Cottage | 2 bedrooms | sleeps 4
"Elm Cottage" is a quaint and cozy white washed stone English cottage in the heart of historical Cornwall. It is a fully detached property that sits on the top of a hill offering complete privacy, tranquility and beautiful sea views out to St Michael's Mount.
Elm Cottage is a traditional and completely self-contained cottage with a lounge, parlor/dining room, kitchen and restroom on the ground floor, two bedrooms and bathroom on the upper floor. The garden has outdoor patio furniture, heater and BBQ and is enclosed by a 6 foot wall offering complete privacy and there is a detached garage for off-road parking.
The town of Marazion lies within the Cornwall Area of Outstanding Natural Beauty. Elm Cottage is an ideal vacation choice for those wishing to experience the beautiful coastal line of the English Riviera with its stunning sandy beaches and great watersports; the historically acclaimed pirate town of Penzance; or indulge in the many art galleries that exhibit and sell local pottery and paintings. Elm Cottage is also perfect for those wanting to escape for complete rest and relaxation being close to quiet country walking trails and coastal paths.
|Size||Sleeps up to 4, 2 bedrooms|
|Nearest beach||Marazion Beach 500 m|
|Will consider||Short breaks (1-4 days)|
|Access||Car not necessary|
|Nearest travel links||Nearest airport: Newquay Cornwall Airport 59 km, Nearest railway: Penzance Station 6 km|
|Family friendly||Great for children of all ages|
|Notes||Pets welcome, No smoking at this property|
Features and Facilities
|Luxuries||Log fire, DVD player, Sea view|
|General||Central heating, TV|
|Utilities||Dishwasher, Cooker, Microwave, Fridge, Freezer, Washing machine|
|Rooms||2 bedrooms, 1 bathrooms of which 1 Family bathrooms|
|Furniture||Single beds (2), Double beds (1), Dining seats for 6, Lounge seats for 4|
|Other||Linen provided, Towels provided|
|Outdoors||Private garden, BBQ|
The West Country region
Located in the far west of Great Britain on a peninsula in the Atlantic ocean, almost completely surrounded by the sea, the magnificent coastline of Cornwall extends for almost 300 miles. Cornwall is also the location of mainland Great Britain's most southerly promontory, The Lizard, and one of the UK's most westerly points, Land's End.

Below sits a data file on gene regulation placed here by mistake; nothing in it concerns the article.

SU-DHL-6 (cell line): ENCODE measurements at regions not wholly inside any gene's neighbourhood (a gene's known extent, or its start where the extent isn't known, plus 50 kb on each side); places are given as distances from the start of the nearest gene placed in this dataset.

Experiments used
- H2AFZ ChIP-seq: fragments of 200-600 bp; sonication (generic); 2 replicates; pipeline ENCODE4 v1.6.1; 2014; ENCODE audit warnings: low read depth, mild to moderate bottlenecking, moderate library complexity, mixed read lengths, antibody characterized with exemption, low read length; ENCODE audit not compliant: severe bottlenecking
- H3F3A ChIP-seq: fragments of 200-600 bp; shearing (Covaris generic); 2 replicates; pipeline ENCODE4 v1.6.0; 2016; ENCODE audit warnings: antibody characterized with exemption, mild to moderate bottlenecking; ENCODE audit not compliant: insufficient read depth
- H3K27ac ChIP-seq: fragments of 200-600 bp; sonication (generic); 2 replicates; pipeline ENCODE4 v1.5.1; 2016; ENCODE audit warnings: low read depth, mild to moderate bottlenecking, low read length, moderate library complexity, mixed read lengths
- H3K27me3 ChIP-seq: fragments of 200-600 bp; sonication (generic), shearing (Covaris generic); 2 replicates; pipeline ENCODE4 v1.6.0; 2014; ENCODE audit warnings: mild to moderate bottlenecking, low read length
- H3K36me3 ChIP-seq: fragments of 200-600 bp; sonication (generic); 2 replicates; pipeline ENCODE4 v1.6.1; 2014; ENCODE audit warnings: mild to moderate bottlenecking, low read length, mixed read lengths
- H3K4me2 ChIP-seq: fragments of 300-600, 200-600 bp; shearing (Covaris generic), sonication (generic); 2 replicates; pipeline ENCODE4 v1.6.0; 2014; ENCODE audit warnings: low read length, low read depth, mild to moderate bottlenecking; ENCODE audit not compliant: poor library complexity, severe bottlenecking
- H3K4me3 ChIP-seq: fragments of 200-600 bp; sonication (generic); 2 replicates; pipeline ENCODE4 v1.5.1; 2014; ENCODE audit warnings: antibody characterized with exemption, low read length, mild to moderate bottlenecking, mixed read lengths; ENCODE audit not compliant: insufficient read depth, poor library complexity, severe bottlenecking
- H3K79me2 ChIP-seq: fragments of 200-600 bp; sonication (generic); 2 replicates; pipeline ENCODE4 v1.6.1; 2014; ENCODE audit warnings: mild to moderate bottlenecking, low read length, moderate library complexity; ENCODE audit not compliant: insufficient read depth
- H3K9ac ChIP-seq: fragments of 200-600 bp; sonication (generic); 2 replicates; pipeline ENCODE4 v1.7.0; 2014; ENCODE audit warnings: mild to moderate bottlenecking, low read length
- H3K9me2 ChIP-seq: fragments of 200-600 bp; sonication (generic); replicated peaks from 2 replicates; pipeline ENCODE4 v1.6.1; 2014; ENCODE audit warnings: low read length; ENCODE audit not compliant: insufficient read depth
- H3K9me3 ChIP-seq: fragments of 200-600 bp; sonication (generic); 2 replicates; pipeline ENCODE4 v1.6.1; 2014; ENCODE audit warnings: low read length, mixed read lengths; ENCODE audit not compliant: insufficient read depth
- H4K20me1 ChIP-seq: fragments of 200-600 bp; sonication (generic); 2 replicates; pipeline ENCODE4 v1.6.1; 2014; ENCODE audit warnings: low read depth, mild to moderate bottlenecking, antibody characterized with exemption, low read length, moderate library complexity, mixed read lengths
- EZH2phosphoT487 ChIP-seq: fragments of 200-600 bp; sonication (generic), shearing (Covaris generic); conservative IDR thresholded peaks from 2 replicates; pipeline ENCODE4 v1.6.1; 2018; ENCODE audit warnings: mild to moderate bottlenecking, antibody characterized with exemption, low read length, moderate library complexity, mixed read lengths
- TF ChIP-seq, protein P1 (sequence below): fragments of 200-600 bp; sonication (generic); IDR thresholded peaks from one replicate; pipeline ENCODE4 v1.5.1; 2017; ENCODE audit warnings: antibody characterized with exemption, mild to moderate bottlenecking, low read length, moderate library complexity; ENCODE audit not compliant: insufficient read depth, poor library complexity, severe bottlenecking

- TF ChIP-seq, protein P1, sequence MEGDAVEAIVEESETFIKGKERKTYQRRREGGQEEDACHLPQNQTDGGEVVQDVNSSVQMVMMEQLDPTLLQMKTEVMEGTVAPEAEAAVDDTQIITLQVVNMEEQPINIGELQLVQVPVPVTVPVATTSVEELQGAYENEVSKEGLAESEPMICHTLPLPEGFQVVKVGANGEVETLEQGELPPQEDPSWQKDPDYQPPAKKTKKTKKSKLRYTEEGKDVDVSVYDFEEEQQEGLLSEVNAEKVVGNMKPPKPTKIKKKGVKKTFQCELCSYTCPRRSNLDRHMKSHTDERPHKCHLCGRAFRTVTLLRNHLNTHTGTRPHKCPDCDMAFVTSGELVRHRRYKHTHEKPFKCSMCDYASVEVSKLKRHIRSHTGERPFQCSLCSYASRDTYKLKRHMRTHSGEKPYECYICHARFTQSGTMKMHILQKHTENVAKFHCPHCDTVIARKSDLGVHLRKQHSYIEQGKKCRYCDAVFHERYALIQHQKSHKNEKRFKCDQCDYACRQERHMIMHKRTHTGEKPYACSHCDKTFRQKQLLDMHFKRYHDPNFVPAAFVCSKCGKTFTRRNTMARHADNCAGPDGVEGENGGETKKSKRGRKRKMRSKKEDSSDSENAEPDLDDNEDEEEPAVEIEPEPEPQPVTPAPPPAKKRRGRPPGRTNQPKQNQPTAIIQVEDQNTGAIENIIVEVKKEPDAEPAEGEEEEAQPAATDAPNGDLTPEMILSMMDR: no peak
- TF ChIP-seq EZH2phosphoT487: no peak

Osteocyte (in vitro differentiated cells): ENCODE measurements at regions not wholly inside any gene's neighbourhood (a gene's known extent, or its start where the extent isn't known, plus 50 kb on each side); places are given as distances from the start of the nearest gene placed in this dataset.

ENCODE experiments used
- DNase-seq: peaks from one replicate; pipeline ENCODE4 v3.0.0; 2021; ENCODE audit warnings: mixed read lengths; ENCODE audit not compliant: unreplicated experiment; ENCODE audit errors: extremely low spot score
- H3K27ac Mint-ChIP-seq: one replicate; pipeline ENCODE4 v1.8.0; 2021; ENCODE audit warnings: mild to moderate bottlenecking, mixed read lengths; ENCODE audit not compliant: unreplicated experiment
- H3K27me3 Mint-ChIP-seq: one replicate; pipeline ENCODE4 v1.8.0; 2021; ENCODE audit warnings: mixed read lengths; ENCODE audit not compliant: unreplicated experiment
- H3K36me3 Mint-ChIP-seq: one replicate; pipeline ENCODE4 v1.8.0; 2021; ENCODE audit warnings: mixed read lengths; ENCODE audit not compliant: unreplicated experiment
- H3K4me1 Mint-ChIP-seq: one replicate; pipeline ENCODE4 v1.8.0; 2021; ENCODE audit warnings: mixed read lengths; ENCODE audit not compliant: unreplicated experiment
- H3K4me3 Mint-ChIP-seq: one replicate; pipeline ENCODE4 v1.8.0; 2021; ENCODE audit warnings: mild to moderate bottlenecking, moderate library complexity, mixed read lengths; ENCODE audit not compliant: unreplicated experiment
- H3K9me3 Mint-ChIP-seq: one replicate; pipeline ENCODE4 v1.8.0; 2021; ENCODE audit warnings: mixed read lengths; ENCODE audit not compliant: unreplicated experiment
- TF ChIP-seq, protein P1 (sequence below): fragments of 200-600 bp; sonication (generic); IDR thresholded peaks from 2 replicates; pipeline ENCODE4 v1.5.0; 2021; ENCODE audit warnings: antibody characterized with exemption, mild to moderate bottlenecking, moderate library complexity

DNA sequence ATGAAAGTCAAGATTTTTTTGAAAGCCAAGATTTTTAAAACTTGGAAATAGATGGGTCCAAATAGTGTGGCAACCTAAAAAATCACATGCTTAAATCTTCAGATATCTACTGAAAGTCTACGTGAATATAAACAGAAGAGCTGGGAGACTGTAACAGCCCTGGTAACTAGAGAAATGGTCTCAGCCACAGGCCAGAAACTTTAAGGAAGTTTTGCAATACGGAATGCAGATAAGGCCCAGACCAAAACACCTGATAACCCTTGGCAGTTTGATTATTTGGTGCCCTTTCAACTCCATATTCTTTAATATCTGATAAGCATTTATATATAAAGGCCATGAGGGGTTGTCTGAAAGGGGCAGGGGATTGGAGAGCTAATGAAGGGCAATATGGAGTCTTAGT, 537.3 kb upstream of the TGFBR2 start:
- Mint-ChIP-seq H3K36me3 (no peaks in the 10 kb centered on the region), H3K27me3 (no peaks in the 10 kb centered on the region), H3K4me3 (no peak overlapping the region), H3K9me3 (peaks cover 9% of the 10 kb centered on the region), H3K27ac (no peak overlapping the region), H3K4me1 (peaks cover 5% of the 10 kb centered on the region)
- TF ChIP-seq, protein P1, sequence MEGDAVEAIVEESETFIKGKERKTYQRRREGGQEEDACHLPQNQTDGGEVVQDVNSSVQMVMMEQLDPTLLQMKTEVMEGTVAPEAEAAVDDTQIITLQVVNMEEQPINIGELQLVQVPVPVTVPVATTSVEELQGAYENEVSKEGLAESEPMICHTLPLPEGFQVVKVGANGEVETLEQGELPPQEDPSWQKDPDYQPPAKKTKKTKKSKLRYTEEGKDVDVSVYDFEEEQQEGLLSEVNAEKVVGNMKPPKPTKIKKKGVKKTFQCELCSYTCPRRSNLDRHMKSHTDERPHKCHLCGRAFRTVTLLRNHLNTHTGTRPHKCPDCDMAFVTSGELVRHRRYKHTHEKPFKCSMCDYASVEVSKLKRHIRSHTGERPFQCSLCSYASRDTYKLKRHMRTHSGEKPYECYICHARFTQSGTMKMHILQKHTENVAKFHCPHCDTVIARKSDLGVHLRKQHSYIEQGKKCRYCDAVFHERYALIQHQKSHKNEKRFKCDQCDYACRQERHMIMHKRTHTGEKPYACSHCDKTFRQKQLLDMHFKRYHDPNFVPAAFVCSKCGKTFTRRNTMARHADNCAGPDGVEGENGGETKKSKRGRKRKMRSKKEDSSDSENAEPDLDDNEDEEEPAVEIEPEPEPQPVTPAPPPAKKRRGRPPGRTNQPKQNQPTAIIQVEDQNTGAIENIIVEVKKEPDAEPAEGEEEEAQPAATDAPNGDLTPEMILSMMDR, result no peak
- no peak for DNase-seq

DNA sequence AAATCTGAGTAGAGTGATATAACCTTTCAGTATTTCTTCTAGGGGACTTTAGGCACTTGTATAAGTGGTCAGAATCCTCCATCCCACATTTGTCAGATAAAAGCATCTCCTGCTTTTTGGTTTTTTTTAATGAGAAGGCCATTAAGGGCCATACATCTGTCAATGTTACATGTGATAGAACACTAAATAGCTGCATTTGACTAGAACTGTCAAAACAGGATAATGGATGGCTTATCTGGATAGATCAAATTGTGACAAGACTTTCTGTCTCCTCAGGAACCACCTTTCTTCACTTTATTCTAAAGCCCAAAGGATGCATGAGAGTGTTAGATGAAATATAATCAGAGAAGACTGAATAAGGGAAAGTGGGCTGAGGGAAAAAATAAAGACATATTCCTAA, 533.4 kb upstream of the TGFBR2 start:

There is a great variety of wildlife, great walking trails and the region has more than its fair share of local legends.
There's also a dynamic art scene inspired by the naturally stunning landscape; and more recently a food scene to rival London and beyond; Cornwall now has a multitude of award-winning local food producers and stellar chefs putting the region well and truly on the gourmet map.
Cornwall also has a tremendous history based on its Celtic roots, its Celtic Cornish culture, the warmth and friendliness of the people and the Cornish language that can be seen in the village names.
Cornwall has the mildest and sunniest climate in the United Kingdom. Winters are amongst the warmest in the country. Cornwall is one of the sunniest areas in the UK, with over 1541 hours of sunshine per year, with the highest average of 7.6 hours of sunshine per day in July. The Gulf Stream, bringing warm air from the Caribbean north-east toward Europe, makes Cornwall's weather distinctly milder than other places and it is due to the Gulf Stream that Cornwall has the UK's only area of sub-tropical climate, at the extreme south-west of Cornwall. Palm trees are a common sight in these areas. The sub-tropical nature has resulted in a number of botanical gardens, such as Trebah and the Lost Gardens of Heligan.
Marzion and its surrounding towns boast seas that turn turquoise in the sun, white sands and natural light that is sometimes blindingly bright. The town is adorned with a legacy of Bronze age standing stones, huge granite burial chambers, Celtic crosses and holy wells.
The fishermen land their daily catch of fresh seafood and tall ships, luggers and ketches unfurl their sails in the Cornish breeze.
Long famed for its perfect surfing conditions, the coastline here is a hub for all kinds of extreme sports from coasteering to zapcat racing and scuba diving to rock climbing.
The area is rich in culture with art galleries and the world famous open-air Minack theatre that is carved into the cliff side with the Atlantic ocean as it's stunning backdrop.
There is no lack of options for those in search of art, wildlife, sport or just pure relaxation.
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